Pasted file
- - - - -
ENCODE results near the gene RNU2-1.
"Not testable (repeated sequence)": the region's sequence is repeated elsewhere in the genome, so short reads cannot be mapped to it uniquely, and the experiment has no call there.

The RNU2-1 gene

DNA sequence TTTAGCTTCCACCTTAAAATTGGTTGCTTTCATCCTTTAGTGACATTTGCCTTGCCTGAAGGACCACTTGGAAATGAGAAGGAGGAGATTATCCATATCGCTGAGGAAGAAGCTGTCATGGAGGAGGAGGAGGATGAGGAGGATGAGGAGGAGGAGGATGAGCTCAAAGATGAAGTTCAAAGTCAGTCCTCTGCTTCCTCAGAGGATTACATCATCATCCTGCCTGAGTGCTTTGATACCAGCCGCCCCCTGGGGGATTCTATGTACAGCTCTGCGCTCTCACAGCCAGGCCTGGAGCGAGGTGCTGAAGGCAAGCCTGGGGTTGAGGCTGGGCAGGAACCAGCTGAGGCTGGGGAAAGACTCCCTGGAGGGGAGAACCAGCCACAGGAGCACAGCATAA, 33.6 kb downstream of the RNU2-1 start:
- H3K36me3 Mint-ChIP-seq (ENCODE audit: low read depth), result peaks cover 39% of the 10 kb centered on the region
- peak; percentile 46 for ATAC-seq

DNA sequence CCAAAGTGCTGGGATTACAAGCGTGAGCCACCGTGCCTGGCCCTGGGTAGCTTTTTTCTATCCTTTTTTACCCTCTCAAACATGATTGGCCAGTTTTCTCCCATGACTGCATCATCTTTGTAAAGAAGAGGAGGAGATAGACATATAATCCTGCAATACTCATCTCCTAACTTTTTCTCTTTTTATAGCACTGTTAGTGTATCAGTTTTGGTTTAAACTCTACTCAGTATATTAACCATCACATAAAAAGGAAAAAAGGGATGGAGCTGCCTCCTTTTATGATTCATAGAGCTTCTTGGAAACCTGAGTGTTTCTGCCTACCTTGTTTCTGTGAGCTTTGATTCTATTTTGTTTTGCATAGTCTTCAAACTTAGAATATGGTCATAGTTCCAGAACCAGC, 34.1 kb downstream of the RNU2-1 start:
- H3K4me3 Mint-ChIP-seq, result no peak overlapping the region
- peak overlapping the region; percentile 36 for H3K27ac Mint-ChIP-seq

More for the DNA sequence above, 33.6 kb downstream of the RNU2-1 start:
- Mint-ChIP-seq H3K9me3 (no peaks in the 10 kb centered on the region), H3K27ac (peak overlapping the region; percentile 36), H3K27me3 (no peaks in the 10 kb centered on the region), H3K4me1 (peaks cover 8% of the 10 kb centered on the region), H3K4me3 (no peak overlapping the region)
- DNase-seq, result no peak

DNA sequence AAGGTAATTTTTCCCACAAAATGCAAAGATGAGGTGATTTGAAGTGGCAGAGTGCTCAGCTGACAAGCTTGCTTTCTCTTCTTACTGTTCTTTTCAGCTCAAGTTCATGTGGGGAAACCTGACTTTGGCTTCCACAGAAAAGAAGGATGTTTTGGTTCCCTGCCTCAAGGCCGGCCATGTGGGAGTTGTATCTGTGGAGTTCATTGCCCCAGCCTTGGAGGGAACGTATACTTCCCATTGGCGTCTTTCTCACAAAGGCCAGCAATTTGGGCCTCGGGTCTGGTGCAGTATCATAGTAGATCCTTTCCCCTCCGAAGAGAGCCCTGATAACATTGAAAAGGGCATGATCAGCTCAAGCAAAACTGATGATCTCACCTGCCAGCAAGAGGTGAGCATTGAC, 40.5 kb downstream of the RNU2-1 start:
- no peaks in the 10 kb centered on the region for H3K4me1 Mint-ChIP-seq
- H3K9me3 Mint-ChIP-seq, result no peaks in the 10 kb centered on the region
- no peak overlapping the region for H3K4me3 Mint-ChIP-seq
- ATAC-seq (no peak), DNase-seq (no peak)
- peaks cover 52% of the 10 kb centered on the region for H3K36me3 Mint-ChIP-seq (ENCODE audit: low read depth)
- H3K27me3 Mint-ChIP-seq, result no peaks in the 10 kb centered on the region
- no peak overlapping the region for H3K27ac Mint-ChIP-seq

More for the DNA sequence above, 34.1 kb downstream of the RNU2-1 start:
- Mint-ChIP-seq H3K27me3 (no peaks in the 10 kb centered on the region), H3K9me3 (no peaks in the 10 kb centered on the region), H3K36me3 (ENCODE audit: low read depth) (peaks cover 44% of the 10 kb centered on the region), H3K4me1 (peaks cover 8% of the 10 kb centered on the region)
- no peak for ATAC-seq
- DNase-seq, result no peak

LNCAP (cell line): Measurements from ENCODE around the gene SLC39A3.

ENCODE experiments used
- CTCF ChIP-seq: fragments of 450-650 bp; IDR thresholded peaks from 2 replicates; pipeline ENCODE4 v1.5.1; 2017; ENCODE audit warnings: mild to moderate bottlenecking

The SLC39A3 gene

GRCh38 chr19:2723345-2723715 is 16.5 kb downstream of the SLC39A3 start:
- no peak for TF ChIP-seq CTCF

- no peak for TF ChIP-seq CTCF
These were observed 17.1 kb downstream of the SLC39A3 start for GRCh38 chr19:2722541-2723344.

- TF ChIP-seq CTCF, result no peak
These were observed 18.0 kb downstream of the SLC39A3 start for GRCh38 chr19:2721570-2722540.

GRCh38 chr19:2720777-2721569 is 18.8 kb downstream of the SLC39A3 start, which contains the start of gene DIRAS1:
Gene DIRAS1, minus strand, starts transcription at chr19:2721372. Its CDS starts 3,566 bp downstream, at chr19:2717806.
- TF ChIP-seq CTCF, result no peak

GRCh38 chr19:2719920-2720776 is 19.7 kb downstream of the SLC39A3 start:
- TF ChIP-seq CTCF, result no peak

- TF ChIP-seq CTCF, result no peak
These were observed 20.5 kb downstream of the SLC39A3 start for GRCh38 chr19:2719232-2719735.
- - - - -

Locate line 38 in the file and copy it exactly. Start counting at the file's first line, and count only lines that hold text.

GRCh38 chr19:2719920-2720776 is 19.7 kb downstream of the SLC39A3 start: